A quick and easy way of integrating apps into your business is trying out a productivity app, like Trello, which has a free version. The app, developed by Australian firm Altassian, has already curried favour with plenty of printers and print-related businesses. It’s mainly used to work with in-house teams, but it’s also common to see some businesses give clients access to relevant Trello boards, so they can see how projects are progressing.
Louise Laurie, marketing manager for Crewe-based Cartridge People, is a big advocate of the platform, which works across mobile and desktop. “Since embedding Trello into the business, and in particular the marketing department, it has become much easier to manage and track a multitude of tasks all in one location,” she says. “Throughout the year, various daily, weekly, monthly and quarterly tasks arise, all of which can be detailed in Trello and assigned to different colleagues. This also makes it significantly easier to oversee these tasks and amend where necessary,” she continues. “The capacity to assign individual due dates to each task allows us to monitor which deadlines are fast approaching. This enables us to prioritise tasks accordingly.”
Colour coding is a feature that Laurie finds particularly useful, assigning different codes to activities like reporting, email, design, affiliates, social and branding. “What’s more, we found it incredibly useful to be able to assign multiple users to one common Trello board. This means that any changes made, by any member of the team, will see these changes immediately,” adds Laurie.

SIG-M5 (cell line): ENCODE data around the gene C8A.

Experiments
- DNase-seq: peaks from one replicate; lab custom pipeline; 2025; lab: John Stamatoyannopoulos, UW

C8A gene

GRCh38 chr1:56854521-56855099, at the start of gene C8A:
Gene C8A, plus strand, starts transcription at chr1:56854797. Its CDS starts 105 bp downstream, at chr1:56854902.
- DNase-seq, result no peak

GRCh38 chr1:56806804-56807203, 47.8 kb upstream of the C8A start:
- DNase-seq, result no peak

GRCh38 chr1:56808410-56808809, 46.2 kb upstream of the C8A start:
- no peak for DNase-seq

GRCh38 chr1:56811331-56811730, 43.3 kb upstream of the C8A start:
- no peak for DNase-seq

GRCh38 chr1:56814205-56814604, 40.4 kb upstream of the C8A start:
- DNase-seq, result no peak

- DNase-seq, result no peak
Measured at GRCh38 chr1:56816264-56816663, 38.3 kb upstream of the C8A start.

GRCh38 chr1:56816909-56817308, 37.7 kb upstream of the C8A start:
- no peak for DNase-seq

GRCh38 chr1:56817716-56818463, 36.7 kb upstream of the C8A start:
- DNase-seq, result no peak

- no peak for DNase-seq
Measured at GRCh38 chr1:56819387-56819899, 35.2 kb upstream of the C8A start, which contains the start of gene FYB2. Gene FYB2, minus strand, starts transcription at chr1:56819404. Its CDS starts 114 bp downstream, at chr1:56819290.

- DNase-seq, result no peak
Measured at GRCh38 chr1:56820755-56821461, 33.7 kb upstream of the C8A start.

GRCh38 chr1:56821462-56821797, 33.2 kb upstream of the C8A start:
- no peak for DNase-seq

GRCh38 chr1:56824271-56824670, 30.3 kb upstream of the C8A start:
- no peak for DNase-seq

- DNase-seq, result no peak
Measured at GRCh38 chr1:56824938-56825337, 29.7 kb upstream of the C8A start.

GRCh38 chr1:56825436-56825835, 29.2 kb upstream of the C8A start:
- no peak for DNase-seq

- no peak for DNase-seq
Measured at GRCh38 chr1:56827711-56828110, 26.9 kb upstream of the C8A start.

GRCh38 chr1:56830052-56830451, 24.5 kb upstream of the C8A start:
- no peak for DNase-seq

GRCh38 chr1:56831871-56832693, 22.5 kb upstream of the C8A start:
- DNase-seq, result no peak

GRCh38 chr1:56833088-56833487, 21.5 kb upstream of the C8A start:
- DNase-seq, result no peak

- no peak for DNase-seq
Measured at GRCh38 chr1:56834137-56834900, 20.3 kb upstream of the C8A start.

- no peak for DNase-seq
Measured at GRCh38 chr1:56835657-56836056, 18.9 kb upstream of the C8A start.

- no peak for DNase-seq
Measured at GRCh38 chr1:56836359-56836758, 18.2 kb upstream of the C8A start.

Trello is a popular platform, but alternatives like Monday and Microsoft’s own Teams platform are worthy alternatives. Everon’s Marshall predicts big things, particularly due to its integration with other widely used and handy Microsoft applications including Skype and Sharepoint. “It’s going to become a dominant app – a one-stop shop for internal collaboration and time management apps – it does exactly what Trello does. For printers in particular it could be good for sharing big artwork files around teams. It’s a product Microsoft is ploughing a lot of time and effort into.”
Communications and transfer
Any business owner, large or small, can vouch for the sheer amount of time emails eat. Apps which make communications more streamlined and effective are fast making emails look long in the tooth. Slack has found favour with many companies, allowing quick and easy communication from desktop and mobile. “Emails can be a black hole,” says CEMET’s Smith. “They’re silos where only certain individuals can have bits of knowledge. We use Slack internally for communications – you can have discussion on projects, arrange meetings, share articles and agendas, but it also has overlaps with apps like Microsoft Teams.”